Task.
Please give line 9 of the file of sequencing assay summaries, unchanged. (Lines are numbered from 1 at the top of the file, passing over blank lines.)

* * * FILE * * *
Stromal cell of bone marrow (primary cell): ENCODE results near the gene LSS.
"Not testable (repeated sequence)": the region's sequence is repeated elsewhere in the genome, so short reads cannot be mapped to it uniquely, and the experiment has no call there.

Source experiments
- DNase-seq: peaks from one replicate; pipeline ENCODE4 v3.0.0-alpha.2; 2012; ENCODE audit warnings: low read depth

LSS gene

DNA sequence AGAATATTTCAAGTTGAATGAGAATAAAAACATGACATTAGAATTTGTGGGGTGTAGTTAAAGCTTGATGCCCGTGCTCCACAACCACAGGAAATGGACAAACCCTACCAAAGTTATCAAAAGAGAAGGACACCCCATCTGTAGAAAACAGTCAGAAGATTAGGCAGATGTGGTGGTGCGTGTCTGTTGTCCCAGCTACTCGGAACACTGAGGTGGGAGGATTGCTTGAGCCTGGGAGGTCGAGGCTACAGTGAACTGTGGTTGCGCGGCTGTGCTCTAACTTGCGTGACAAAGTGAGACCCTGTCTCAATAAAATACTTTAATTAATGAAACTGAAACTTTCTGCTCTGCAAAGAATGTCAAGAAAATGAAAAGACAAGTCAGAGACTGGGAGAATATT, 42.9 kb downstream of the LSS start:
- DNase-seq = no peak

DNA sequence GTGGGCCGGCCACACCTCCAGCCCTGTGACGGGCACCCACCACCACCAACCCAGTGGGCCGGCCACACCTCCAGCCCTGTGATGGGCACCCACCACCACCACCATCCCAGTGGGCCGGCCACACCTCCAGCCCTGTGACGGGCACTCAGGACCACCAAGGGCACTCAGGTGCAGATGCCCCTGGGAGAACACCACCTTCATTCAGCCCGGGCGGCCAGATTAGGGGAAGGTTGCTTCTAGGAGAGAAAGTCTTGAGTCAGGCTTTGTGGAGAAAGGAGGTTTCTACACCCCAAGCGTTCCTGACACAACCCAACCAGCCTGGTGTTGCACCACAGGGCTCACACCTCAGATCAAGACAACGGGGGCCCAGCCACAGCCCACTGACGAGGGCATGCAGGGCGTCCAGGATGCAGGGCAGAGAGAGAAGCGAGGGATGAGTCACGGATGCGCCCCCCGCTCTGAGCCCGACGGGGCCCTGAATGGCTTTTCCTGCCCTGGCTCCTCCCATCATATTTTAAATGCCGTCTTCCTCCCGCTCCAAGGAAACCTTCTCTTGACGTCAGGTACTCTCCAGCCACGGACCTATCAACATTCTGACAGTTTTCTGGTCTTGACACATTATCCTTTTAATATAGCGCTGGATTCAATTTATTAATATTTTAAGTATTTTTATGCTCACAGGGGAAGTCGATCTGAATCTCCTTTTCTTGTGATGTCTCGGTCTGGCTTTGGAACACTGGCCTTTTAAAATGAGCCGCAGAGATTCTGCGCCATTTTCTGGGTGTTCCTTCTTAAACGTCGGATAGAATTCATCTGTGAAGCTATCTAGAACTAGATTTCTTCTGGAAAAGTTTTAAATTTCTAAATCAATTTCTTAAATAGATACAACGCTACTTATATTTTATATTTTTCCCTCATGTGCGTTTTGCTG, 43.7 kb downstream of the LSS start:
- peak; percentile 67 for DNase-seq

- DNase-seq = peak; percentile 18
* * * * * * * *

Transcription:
- peak; percentile 67 for DNase-seq